Thursday, October 22, 2015

Daily Times Editorial Oct 19, 2015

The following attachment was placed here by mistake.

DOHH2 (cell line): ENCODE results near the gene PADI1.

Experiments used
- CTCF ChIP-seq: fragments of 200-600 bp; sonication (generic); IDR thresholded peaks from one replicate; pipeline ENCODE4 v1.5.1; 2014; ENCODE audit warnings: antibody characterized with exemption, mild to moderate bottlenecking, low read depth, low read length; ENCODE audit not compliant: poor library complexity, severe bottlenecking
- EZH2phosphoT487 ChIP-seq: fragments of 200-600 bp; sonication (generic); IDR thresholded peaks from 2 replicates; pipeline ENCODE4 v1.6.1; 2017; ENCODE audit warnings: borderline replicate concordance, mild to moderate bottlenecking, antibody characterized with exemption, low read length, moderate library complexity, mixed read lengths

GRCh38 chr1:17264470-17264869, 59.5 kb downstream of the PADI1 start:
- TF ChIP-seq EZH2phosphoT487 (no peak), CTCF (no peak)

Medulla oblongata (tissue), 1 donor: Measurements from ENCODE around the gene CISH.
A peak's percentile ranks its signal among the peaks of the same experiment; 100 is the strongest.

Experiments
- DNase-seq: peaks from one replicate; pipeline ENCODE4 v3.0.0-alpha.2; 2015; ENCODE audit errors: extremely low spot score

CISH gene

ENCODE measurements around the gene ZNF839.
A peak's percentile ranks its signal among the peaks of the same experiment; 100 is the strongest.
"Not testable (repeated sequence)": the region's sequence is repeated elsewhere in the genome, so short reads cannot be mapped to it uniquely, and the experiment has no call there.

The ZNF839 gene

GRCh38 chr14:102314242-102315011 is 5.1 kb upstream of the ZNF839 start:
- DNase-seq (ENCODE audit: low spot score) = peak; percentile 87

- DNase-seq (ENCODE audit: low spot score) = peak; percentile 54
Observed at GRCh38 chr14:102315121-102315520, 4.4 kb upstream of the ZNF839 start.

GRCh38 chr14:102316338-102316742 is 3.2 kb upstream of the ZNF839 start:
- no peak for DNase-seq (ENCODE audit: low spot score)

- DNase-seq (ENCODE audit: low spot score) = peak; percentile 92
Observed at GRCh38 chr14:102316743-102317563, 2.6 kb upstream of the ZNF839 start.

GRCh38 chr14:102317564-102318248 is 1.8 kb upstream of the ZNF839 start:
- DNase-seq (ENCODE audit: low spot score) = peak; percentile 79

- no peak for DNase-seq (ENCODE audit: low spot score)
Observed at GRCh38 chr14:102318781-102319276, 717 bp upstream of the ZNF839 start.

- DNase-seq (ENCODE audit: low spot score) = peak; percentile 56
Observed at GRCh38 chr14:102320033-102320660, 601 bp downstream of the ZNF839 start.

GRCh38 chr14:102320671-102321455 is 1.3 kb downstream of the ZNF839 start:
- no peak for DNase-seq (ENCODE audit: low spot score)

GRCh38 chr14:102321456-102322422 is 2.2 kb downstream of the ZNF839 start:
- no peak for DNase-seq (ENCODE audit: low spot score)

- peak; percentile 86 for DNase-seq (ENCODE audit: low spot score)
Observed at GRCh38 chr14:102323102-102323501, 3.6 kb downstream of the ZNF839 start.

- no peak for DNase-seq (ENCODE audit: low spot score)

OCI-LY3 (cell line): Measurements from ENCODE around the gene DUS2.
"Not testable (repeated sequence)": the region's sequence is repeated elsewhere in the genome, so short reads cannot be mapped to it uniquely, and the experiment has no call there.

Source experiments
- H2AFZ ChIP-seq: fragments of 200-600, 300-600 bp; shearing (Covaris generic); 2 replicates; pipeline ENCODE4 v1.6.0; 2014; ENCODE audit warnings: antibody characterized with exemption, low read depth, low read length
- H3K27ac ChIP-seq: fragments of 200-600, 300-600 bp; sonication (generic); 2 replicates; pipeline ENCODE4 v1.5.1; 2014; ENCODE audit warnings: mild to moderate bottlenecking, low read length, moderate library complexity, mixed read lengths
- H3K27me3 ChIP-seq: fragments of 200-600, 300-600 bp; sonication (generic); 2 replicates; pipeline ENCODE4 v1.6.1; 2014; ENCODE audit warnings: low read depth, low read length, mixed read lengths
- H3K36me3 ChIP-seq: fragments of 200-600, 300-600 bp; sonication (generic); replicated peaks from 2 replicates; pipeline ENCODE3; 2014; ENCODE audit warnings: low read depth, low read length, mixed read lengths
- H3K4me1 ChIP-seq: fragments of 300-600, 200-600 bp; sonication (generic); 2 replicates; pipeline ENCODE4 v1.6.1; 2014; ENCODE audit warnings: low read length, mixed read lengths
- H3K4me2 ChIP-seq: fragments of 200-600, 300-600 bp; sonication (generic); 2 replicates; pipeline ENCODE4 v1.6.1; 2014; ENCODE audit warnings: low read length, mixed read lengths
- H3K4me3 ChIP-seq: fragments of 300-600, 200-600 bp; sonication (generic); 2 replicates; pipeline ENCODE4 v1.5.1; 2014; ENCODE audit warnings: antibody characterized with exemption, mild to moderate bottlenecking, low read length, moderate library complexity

A house divided The aftermath of the narrow victory in the NA-122 by-election and the losses in the PP-147 constituency in the same area and the NA-144 seat in Okara has brought unusual creases of worry to the brow of Prime Minister Nawaz Sharif. These worry lines are being caused by some of these new trends as well as some older problems within the ranks of the ruling PML-N. First the by-elections. PML-N's Ayaz Sadiq barely scraped home by a few thousand votes. The provincial seat in Lahore was lost in no uncertain fashion, providing the ruling party's main rival the Pakistan Tehreek-e-Insaaf some consolation. The Okara seat was lost to an independent candidate. In all three by-elections, rivers of gold and silver flowed from all sides. Not that this is a new phenomenon in our politics, but this occasion seems to have broken all past records. This underlines the reality that elections have now become such an expensive endeavour as to cut out all but moneybags with overflowing pockets. Conspicuous by its absence in this spending free for all was the Election Commission of Pakistan that failed to enforce spending limits laid down in the rules. The prime minister took his younger brother, Chief Minister Punjab Shahbaz Sharif, as well as senior ministers and leaders of the party to task in a meeting at his residence in Lahore on the eve of his departure to the US for failing to support the campaigns of all their three candidates in these constituencies. While this reflects the seeming deep divisions within the party at the top level, it is only the tip of the iceberg. Federal ministers are publicly at each other's throats in recent days. Thus their statements in the media have exposed the PML-N as a house divided. To illustrate, Interior Minister Chaudhry Nisar (who was conspicuous by his absence) has reportedly not been talking to Defence, Water and Power Minister Khwaja Asif for at least four years! The former has rubbed the point home by saying publicly that he has no use for the defence ministry since he has direct access to GHQ. What this says about civilian supremacy needs no explanation. Khwaja Asif seems to be at loggerheads with a number of federal cabinet ministers as well as top leaders of the PML-N. Thus he is reported to have had a row not so long ago with Shahbaz Sharif regarding the latter's criticism of the workings of the Power ministry in managing the energy deficit and its concomitant persistent load shedding, a failure that is starker because of the exaggerated claims of the PML-N during the 2013 elections campaign to overcome load shedding within, variously, days, weeks, months. Halfway through its tenure, the government has fallen flat on its face in this regard, a failure highlighted by an extremely critical report by NEPRA regarding corruption and mismanagement in the energy sector. Khwaja Asif, in tandem with the Oil and Gas Minister Shahid Khaqan Abbasi, has rounded on Planning Minister Ahsan Iqbal. To add to the party's troubles, the rival factions of Punjab Minister of Law Rana Sanaullah and Chaudhry Sher Ali are publicly at daggers drawn over the impending local bodies elections,not the least because of a tussle over the mayor's slot in Faisalabad. Until now, Nawaz Sharif has behaved in a distant, aloof manner regarding these rifts but the by-elections outcome seems to have woken him up to the likely impact on the results of the local bodies elections of a divided party. Why is the PML-N's leadership behaving in this immature fashion? The reasons are to be found in the party's political culture which, despite the party being in electoral politics for decades, is not internally democratic. Thus individual egos and rivalries easily trump concepts of collective cabinet responsibility and internal fissures and differences not being aired in public. Second, the party is now suffering the almost inevitable trajectory of public opprobrium for its manifest inability to deliver an easing of the people's travails even halfway through its tenure. For the prime minister, the writing on the wall has finally become discernible in the light of the by-elections trend. The next elections will follow the local government elections and the latter's results can indirectly make or break the party's fortunes in 2018. Plenty to worry about, prime minister.

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